That makes it quite extraordinary that Diaz, a pugilist of the sweet science, is still one of the most dynamic strikers in MMA.
It should be so easy to write off this volume-based style as destined for failure. No defense. No power. Chin's wide open. Diaz has been burdened with that criticism for years yet he continues to defy logic through success. Half of his wins are by TKO and he's never been knocked out cold. He eats power punches like they're potato chips.
The effective aspect of his boxing is that he's become a master of disrupting his opponent's rhythm by blaring his own louder, as he excels at taking over as the fight wears on.
To the right is the crafty gogoplata that Diaz used to ensnare Takanori Gomi, testifying to the creative malice of his serpentine guard skills. He's a complete package on the mat and excellent with scrambles, sweeps, defense, controlling posture, creating opportunities and snagging submissions.
The only area he doesn't specifically excel is wrestling, but he has slick Judo that provides adequate takedowns and takedown defense. Regardless, his lack of wrestling prowess is mirrored in Condit, so this match up will consist of pure offensive firepower colliding head on.
Condit oozes Muay Thai. His stance, clinch and collection of strikes all smack of the art.
As opposed to Diaz's constant stream of offense, Condit is more judicious in his selection but makes 'em count. He's prevalent from a distance, preferring to gather himself and spring in with volleys from the perimeter.
He employs the teep and front kick like a jab and often follows immediately behind it, such as the flying knee to the left.
He's comfortable in either stance and switches back and forth freely. His left hook is strong and he complements it nicely with straight punches, commonly leading with a crisp one-two from the traditional stance.
Low kicks are popularly asserted as a keen tool against Diaz based on his match with Evangelista "Cyborg" Santos. Condit has attacked the leg with roundhouses in the past but mostly as an auxiliary weapon. Considering the way Diaz closes range in a hurry with the willingness to take one in order to give one, kicks lend a risk as well.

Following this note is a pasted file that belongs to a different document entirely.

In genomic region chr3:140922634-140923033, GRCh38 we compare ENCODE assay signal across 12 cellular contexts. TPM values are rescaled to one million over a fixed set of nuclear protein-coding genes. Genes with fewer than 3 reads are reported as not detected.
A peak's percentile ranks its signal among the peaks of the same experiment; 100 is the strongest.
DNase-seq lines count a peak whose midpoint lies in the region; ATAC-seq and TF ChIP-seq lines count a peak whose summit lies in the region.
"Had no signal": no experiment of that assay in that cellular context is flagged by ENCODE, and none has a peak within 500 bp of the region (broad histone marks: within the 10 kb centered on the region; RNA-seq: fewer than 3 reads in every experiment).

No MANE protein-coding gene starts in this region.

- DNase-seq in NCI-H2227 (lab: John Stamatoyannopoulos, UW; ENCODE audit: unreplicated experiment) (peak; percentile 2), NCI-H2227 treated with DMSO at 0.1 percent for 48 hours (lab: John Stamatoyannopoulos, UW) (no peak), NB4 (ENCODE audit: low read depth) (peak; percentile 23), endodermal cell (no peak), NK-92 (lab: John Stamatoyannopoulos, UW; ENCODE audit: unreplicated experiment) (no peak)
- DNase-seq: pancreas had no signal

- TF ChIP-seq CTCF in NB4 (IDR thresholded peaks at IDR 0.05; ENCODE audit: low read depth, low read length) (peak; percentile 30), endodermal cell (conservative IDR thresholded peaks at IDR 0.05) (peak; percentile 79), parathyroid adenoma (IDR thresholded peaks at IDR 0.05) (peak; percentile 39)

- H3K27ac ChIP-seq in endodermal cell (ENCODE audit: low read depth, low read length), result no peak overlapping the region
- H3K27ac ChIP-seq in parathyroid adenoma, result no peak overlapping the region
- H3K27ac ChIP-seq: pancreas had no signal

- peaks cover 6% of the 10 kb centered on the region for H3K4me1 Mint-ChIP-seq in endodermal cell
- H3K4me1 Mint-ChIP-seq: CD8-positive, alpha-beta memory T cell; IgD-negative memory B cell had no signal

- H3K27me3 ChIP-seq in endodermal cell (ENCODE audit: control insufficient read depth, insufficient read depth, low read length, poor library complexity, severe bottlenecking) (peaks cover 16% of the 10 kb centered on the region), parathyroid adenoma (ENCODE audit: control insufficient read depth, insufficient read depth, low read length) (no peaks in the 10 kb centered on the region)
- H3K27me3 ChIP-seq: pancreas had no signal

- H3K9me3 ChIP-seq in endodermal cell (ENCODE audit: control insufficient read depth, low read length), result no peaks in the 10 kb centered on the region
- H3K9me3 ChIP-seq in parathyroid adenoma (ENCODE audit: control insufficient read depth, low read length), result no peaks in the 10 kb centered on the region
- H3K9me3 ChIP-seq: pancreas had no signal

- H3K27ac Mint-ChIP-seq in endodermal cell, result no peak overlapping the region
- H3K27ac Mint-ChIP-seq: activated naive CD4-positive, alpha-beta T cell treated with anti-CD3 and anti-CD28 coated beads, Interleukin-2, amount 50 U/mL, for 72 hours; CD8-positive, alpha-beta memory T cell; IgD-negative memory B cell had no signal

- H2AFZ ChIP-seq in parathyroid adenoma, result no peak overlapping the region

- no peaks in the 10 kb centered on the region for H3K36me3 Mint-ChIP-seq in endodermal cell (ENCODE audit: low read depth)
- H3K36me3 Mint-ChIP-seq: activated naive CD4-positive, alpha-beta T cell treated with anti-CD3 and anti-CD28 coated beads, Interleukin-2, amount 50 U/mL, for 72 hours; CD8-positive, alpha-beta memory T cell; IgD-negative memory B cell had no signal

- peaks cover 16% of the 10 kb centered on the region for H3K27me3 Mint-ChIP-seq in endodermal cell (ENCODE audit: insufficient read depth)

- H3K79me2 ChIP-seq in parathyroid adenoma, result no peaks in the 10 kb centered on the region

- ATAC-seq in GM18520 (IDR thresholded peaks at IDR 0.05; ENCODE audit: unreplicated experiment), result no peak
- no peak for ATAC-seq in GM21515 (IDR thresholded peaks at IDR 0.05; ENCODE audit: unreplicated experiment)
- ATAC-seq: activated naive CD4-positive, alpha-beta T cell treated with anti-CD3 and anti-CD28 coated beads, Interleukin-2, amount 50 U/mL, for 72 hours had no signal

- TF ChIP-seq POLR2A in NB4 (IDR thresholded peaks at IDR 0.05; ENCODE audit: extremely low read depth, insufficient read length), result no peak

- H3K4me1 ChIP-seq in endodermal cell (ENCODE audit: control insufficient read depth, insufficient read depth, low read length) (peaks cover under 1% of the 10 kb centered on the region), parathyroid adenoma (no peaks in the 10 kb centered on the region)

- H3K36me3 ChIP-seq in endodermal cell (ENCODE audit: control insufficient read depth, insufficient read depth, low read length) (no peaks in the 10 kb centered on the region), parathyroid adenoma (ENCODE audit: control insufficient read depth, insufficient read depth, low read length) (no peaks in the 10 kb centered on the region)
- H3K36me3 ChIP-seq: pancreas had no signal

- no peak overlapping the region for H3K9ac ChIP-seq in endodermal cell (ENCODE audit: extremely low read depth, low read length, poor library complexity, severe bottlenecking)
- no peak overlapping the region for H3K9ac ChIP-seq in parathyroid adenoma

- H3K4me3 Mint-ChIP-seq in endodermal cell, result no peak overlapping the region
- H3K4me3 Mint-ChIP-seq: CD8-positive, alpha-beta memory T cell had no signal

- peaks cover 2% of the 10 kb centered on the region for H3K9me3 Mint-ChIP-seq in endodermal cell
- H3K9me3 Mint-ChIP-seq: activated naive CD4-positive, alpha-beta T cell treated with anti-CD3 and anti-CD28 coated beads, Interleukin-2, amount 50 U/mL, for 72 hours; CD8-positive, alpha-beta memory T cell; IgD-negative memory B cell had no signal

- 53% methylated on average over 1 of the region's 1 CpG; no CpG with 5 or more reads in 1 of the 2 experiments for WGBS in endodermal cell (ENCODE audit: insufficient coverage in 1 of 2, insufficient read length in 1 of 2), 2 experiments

This clever sweep is reminiscent of Diaz and just one of many reasons why these fighters are so eerily similar and evenly matched.
The clash of styles also draws many comparisons to Nate Diaz, Nick's younger brother, and his recent brawl with Donald Cerrone. Nate and Nick are nearly carbon copies of one another, and both Cerrone and Condit are Greg Jackson students who are long and lanky Muay Thai specialists with stellar BJJ and downright scrappers.
And when this fight plays out in my head, it goes a lot like Nate's fight with Cerrone.
The overall level of competition in the UFC is far better than Strikeforce, yet Diaz has tackled a pretty stout list of strikers there and throughout his career. Based on those performances, it's hard to see Condit out-gunning him in a straight shootout. In fact, even though it doesn't reflect how closely matched these two are, I don't see too many ways for Condit to win. A decision would require both matching and exceeding Diaz's obscene output or timing takedowns for an edge on the score cards. I don't see either submitting the other unless it's when pouncing after a damaging strike.
I'm in agreement with the betting lines that have Diaz as a narrow favorite and expect him to overwhelm Condit on the feet after an even first round.
My Prediction: Nick Diaz by decision.
All gifs via Grappo and Zombie Prophet of IronForgesIron.com